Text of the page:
November 24, 2012 | 10:36 pm
Posted by Michelle K. Wolf
As a society, we’ve grown more tolerant of people from different races, sizes and abilities, but we are truly able to accept people whose communicative ability far outstrips their outward behavior?
The question becomes key to the acceptance of non-verbal autistics who are able to use typing devices of various kinds to communicate their ideas, needs and wants, but can only vocalize a few words, coming across like toddlers even if they are teenagers. This dichotomy of inner intelligence/understanding vs. outward strange behavior is at the core of the remarkable and important memoir written by Ido Kedar, a 15-year-old teen in Southern California with autism (and a long-time family friend).
Titled, “ido in Autismland: Climbing Out of Autism’s Silent Prison” the book chronicles his journey from age 12 to age 15, and shares what it is like to go from being silent to having a voice, and his dream for his friends and other non-verbal autistic people to be liberated as well. As family friends (we first met Ido and his family in The Miracle Project theater project, now at Vista Del Mar), we have personally witnessed this transformation, and always learn something new from him at our 2nd night seders together.
As his mother, Tracy, explains in the introduction to the book, “Imagine being unable to communicate because you have a body that doesn’t listen to your thoughts. You want to speak and you know what you want to say, but either you can’t get the words out or what comes out are nonsensical sounds or the same embedded phrases you have said thousands of times.”
With the assistance of Soma Mukhopadhyay, who discovered a method called “Rapid Prompting” to teach her own severely autistic son, Ido learned how to point at letters on a board, slowly spelling out words, and eventually transitioning to typing on an iPad as well.
Ido’s talks about his frustration and resentment of so many of the “experts” he encounters who doubted his intelligence and misinterpreted his behavior. For example, he sometimes ran over to a window during therapy sessions when he was younger and the therapist thought he was “fixated on cars” but all he was trying to communicate is that he wanted to go to his car and go home.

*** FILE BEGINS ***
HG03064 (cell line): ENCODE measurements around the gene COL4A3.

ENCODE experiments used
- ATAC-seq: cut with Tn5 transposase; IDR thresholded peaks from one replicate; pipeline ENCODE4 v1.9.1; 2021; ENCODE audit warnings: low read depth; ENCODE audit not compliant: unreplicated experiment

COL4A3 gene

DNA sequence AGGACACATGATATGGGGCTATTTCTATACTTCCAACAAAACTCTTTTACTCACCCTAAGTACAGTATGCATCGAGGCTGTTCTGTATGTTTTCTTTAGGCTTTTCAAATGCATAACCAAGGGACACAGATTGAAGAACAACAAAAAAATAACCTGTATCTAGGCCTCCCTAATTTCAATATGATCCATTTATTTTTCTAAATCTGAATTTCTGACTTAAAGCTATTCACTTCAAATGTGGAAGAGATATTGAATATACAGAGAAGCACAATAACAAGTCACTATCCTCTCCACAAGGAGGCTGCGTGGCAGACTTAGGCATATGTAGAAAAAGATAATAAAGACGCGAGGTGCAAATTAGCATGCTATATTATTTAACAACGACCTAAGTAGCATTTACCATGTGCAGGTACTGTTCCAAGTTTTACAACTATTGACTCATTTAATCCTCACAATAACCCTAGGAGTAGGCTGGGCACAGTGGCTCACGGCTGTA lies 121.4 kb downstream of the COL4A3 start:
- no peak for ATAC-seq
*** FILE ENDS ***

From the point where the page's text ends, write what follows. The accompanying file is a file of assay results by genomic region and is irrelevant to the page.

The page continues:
In fact, one of my favorite stories is that at one of the schools Ido was attending, the administration didn’t believe that Ido was actually capable of self-initiated communication until he started inserting expletives with each of his vocabulary words. Amazing what a well-placed f-bomb can do to get some people to believe.
Although Ido’s intellect is finally given expression after he is able to point/type letters, he is still unable to control his body’s impulses. He writes, “I live in a world of high thoughts and primitive impulses. So I impulsively pour things down the drain or open things I shouldn’t because I follow my body in those moments.” His whole sensory system is wired differently than typical people so his sensory experiences are very different; he can see people’s auras, so that his “mom is blue and my dad is yellow”. He feels a need to taste objects and when he hears notes in music, he can see each note visually. No wonder it is so easy for him and other non-verbal autistics to feel bombarded with external sensory information.
Ido struggles with his faith as well. " I’m forced to doubt when I very much need God”s love and tenderness. I know that God is more than a wish-fulfiller. I understand that, but I wish now to have God’s love send me a cure…”
Another ongoing issue is wanting friendship, with Ido’s sad description of autism as “an isolating illness”. He provides some strategies on how to be a friend to someone with autism. For example:
“—Don’t patronize, even if the person seems ‘low functioning’. Who knows what is trapped inside?
--Be friendly and say ‘hi’ even if the autistic person is not animated in expression or doesn’t say ‘hi’ first
--Connect in the ways you can.”
Like a tour guide in a foreign land, Ido’s powerful words give us a window into a world most of us will never experience nor fully understand. This book should be recommended reading for anyone studying to be a special education teacher or therapist and for families and friends as well. We can all share in fulfilling Ido’s wish that “one day all non-verbal autistic people will have the opportunity to learn communication and show the world that lack of speech is not the same as lack of understanding.”
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